10,272
    Mentioned
    50 Post(s)
    Tagged
    2 Thread(s)
    or...

    Code:
    .solutions_row a {
        text-decoration: none;
        line-height:14px;
        color:#00723e;
    }
    Well, at least I was right about it being something with :visited... but now I wonder why IE8 was the only one who actively showed a difference in line-height...

  7. #7
    The CSS Clinic is open silver trophybronze trophy
    Paul O'B's Avatar
    Join Date
    Jan 2003
    Location
    Hampshire UK
    Posts
    40,288
    Mentioned
    179 Post(s)
    Tagged
    6 Thread(s)
    Quote Originally Posted by Stomme poes View Post
    Well, at least I was right about it being something with :visited... but now I wonder why IE8 was the only one who actively showed a difference in line-height...
    IE has always had trouble (or a different interpretation) when using a:link and only applies the styles to links if they are not visited (and vice versa).

    e.g.
    Code:
    <!DOCTYPE html PUBLIC "-//W3C//DTD XHTML 1.0 Strict//EN" "http://www.w3.org/TR/xhtml1/DTD/xhtml1-strict.dtd">
    <html xmlns="http://www.w3.org/1999/xhtml">
    <head>
    <meta http-equiv="Content-Type" content="text/html; charset=utf-8" />
    <title>Untitled Document</title>
    <style type="text/css">
    p a:link {
        height:100px;
        display:block;
        background:red
    }
    a:visited {
        background:green
    }
    </style>
    </head>
    <body>
    <p><a href="#">test</a></p>
    </body>
    </html>
    Once the link is visited in IE it shrinks to content height but other browsers still apply the display:block and the height rule is obeyed as well as the change in colour.

    Not sure who is right which is why its best to define all styles for a{} as you have done in your example.

  8. #8
    om nom nom nom Stomme poes's Avatar
    Join Date
    Aug 2007
    Location
    Netherlands
    Posts
    10,272
    Mentioned
    50 Post(s)
    Tagged
    2 Thread(s)
    Not sure who is right which is why its best to define all styles for a{} as you have done in your example.
    Well, duh, IE is obviously wrong... because it's IE :D

    (that was a joke)

    There was ONE exception to the "a styles everything" that Tommy would bring up now and then... something to do with using the name attribute. I never got that straight, or why anyone would ever actually use name attributes on anchors... but I think of it every time I post a "#element a {styles;} bit of code.

  9. #9
    The CSS Clinic is open silver trophybronze trophy
    Paul O'B's Avatar
    Join Date
    Jan 2003
    Location
    Hampshire UK
    Posts
    40,288
    Mentioned
    179 Post(s)
    Tagged
    6 Thread(s)
    Quote Originally Posted by Stomme poes View Post
    Well, duh, IE is obviously wrong... because it's IE

    (that was a joke)

    There was ONE exception to the "a styles everything" that Tommy would bring up now and then... something to do with using the name attribute. I never got that straight, or why anyone would ever actually use name attributes on anchors... but I think of it every time I post a "#element a {styles;} bit of code.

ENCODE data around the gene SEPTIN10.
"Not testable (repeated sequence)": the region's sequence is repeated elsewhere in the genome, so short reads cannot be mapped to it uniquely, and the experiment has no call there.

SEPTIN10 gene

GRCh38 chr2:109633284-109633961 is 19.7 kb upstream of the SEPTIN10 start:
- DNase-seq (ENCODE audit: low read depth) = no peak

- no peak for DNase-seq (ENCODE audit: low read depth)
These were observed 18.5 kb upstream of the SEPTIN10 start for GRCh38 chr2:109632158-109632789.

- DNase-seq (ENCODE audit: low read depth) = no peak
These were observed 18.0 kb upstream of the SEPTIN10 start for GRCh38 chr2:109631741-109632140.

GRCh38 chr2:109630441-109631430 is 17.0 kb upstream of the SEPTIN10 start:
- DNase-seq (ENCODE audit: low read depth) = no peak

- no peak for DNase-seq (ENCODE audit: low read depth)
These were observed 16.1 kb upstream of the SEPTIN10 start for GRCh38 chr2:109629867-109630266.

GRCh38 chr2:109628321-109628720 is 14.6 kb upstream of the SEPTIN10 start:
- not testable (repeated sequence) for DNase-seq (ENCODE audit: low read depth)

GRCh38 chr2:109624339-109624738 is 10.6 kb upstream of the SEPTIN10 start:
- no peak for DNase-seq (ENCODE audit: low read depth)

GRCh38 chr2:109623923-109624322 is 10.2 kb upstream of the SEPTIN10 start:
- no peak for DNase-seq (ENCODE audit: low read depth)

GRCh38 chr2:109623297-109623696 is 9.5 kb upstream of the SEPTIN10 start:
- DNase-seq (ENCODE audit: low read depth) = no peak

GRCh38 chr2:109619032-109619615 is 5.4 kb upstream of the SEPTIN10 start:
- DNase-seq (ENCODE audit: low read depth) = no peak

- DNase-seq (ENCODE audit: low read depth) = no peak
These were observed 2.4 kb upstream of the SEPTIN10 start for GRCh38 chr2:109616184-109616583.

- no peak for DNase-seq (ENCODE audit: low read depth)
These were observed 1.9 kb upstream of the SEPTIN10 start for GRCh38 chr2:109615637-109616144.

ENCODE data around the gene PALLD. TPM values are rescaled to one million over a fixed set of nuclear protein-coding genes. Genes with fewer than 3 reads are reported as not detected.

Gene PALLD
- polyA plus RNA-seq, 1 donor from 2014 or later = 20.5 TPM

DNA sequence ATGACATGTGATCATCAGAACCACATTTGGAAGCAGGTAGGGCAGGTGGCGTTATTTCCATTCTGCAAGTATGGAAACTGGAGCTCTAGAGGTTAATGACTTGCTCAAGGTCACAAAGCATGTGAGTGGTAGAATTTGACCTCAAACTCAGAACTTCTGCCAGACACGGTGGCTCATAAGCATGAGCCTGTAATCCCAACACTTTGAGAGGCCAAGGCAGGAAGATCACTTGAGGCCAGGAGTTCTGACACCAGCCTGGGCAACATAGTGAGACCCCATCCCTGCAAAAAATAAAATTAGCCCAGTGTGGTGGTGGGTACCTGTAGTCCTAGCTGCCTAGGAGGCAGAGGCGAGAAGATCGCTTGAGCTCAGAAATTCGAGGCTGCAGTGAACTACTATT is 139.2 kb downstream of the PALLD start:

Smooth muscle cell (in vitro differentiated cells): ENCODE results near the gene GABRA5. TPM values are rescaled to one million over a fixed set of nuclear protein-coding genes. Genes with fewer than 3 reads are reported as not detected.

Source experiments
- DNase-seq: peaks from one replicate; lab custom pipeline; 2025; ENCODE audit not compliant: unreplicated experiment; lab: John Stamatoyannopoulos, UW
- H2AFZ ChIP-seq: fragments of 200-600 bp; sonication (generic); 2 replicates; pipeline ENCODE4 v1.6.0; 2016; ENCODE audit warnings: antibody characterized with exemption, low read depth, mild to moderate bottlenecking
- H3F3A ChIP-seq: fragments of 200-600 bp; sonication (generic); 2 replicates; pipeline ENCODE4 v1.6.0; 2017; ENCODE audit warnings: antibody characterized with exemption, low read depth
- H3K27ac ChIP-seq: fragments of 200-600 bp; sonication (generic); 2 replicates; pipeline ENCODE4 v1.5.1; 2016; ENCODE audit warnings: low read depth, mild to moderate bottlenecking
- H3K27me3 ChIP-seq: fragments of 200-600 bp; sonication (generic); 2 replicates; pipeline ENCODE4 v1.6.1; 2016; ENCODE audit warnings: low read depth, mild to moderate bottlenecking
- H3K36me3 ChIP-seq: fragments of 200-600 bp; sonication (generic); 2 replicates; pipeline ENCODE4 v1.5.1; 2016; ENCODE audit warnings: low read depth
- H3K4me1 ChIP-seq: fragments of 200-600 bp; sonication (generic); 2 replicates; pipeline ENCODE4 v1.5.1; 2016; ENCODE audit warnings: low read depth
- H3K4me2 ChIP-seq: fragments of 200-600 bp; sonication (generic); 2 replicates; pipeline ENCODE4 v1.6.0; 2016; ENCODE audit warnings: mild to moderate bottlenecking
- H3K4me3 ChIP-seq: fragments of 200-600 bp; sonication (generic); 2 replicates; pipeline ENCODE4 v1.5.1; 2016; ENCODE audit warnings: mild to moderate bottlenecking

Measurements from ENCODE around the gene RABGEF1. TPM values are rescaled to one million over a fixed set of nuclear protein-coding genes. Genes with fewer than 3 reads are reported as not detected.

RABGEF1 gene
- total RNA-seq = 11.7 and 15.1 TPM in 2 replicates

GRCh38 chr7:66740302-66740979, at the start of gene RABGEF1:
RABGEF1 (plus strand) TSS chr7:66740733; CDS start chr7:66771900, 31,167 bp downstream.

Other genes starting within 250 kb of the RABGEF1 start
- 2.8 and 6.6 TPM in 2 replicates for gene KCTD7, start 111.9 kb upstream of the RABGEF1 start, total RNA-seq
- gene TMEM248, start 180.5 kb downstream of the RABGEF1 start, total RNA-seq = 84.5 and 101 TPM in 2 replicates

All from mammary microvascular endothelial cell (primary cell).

Yes, the a{} affects named anchors as well so that issue would have to be addressed if used. In most cases named anchors aren't needed these days as id's can be used for targets without adding extra code.

  10. #10
    SitePoint Member
    Join Date
    Apr 2011
    Posts
    7
    Mentioned
    0 Post(s)
    Tagged
    0 Thread(s)
    Wow, I can't thank you enough! I was down to the last hair on my head and about to pull it. I'm print-based designer so I often feel my CSS isn't efficient. I'm sure my stylesheets could be really cleaned up. When I view pro theme designers create their stylesheets I am in awe. I think I need to look for more of what you pointed out Paul because I probably aways do that in my CSS.

    Thanks you as well Stomme!

  11. #11
    om nom nom nom Stomme poes's Avatar
    Join Date
    Aug 2007
    Location
    Netherlands
    Posts
    10,272
    Mentioned
    50 Post(s)
    Tagged
    2 Thread(s)
    Off Topic:

    When I view pro theme designers create their stylesheets I am in awe.
    If they are writing themes for templates, their CSS will be much, much more huge than what any good developer would ever use on a page they've completely written themselves. This is simply because Templates are bloated; bloated markup means bloated styling. Templates can't help this: they need to be flexible to the end-user.


    None of us started out writing clean wonderful turns-turds-into-snowflakes CSS... it takes time and learning, which you're doing. You can become nothing except better, the more you write.

  12. #12
    SitePoint Member
    Join Date
    Apr 2011
    Posts
    7
    Mentioned
    0 Post(s)
    Tagged
    0 Thread(s)
    It is working well now:
    Warehouse Facilities, Salt & Sand Storage, Riding Arenas, Livestock Housing, Construction Storage, Athletic Buildings - ClearSpan Tension Fabric Structures

    I'm going to need to go through the entire stylesheet to find more bugs, fat and other junk


Bookmarks

Posting Permissions

  • You may not post new threads
  • You may not post replies
  • You may not post attachments
  • You may not edit your posts
  •